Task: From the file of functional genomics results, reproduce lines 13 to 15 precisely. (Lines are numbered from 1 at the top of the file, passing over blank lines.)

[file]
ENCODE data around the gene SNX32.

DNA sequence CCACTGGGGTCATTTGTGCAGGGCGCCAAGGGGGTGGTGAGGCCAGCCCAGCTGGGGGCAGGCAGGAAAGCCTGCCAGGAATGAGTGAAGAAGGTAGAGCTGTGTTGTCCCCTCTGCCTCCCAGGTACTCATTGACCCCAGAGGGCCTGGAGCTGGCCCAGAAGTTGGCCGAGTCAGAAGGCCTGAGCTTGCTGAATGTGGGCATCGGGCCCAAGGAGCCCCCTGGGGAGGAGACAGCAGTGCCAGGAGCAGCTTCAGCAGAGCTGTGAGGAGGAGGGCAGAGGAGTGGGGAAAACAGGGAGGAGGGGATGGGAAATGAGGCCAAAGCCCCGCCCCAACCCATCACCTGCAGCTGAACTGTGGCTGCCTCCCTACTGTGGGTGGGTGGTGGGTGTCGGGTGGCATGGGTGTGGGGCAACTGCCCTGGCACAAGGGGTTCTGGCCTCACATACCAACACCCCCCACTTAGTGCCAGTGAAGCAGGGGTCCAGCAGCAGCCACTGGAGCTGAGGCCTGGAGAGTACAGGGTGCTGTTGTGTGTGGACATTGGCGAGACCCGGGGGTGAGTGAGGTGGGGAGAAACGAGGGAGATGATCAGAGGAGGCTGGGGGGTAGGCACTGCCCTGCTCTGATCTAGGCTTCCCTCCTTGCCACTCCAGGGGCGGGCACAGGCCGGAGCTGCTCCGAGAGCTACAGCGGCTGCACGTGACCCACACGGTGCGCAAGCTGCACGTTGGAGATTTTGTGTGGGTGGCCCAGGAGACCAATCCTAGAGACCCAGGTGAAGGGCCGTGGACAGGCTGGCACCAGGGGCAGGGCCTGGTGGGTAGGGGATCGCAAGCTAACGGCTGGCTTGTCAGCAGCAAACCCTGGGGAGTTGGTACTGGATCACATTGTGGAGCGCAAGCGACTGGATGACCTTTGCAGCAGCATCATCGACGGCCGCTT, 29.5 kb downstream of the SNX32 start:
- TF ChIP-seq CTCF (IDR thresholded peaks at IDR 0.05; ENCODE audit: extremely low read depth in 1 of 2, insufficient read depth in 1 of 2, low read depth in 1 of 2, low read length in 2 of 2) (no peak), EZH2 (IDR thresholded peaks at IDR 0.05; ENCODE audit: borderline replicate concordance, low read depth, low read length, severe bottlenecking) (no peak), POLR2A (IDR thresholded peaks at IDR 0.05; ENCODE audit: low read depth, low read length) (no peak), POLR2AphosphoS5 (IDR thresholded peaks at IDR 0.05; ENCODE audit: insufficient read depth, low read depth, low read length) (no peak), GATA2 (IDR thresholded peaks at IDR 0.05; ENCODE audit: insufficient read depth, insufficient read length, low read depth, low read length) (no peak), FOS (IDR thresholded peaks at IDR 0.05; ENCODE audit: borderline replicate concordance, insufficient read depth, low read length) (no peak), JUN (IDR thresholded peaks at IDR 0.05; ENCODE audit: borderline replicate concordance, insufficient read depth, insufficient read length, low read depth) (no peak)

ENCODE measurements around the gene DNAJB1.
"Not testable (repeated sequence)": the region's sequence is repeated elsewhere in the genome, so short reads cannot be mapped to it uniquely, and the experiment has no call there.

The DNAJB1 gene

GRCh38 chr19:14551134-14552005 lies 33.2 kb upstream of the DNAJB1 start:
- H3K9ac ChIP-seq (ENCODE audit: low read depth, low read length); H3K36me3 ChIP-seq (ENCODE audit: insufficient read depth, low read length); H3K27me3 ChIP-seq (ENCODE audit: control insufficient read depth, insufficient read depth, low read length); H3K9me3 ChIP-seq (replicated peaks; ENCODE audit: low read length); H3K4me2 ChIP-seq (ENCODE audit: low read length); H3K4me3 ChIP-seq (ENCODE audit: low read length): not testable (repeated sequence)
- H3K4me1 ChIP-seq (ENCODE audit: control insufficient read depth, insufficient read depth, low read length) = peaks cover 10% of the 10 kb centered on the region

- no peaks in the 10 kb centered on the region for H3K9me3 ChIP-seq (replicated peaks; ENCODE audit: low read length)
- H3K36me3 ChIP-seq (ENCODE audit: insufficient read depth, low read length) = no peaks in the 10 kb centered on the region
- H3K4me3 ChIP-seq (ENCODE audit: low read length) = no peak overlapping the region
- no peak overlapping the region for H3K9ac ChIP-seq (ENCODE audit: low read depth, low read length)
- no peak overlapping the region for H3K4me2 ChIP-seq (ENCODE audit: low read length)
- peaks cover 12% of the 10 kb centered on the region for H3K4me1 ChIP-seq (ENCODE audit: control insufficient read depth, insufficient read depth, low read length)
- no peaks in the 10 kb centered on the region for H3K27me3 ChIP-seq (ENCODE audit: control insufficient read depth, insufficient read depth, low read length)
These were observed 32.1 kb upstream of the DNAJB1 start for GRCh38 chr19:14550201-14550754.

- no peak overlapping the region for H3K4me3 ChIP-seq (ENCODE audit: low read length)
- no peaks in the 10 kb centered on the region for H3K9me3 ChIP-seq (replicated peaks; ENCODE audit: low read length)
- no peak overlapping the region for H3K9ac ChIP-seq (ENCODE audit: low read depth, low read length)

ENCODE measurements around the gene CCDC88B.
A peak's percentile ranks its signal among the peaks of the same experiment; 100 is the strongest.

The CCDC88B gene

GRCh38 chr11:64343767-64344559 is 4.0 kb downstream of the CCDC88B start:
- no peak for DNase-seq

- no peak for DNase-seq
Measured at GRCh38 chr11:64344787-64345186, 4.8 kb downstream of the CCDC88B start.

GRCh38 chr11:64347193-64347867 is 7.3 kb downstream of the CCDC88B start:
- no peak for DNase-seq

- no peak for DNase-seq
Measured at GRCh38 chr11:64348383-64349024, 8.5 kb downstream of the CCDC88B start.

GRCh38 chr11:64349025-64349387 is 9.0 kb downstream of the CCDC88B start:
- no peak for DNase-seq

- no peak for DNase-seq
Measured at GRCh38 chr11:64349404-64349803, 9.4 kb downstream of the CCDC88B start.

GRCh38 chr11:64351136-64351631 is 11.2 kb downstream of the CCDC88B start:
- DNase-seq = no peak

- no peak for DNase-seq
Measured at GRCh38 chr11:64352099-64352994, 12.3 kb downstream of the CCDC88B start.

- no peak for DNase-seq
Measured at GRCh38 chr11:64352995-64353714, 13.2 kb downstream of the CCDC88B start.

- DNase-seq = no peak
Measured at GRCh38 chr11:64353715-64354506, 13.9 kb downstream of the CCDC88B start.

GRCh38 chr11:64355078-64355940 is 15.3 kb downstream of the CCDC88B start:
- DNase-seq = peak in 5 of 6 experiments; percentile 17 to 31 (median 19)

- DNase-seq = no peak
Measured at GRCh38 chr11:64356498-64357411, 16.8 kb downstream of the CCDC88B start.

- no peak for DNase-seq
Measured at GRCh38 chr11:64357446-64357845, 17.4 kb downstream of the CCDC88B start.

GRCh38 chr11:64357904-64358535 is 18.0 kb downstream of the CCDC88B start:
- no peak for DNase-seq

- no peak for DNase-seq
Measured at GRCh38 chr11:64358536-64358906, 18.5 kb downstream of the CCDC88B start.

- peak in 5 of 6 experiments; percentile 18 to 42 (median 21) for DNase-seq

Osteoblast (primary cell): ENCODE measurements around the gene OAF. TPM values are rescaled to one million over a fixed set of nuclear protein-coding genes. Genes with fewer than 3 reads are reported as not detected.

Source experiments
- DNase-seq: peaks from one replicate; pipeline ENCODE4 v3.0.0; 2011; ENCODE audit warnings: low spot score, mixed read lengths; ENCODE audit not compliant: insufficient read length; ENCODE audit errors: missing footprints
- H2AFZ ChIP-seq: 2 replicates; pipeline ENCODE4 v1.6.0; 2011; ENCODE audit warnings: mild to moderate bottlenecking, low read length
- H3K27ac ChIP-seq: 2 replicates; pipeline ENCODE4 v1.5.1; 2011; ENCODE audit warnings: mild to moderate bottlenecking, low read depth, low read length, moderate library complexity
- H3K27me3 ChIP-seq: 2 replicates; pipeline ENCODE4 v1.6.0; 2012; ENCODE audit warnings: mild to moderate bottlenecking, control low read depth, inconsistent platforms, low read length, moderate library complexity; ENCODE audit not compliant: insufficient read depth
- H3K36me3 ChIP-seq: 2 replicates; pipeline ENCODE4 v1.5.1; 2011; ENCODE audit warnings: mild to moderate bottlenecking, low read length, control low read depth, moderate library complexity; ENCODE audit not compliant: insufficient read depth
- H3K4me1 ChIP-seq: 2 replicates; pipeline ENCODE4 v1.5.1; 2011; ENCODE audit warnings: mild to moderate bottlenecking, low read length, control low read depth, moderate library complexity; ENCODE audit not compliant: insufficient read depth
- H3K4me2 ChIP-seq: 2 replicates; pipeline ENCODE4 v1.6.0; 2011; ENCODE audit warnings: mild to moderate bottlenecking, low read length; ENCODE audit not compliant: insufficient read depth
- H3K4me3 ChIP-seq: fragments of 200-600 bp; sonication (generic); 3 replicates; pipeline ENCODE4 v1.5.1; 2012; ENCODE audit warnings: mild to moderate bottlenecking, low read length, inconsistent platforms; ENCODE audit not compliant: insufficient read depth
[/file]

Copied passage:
- no peak overlapping the region for H3K9ac ChIP-seq (ENCODE audit: low read depth, low read length)
- no peak overlapping the region for H3K4me2 ChIP-seq (ENCODE audit: low read length)
- peaks cover 12% of the 10 kb centered on the region for H3K4me1 ChIP-seq (ENCODE audit: control insufficient read depth, insufficient read depth, low read length)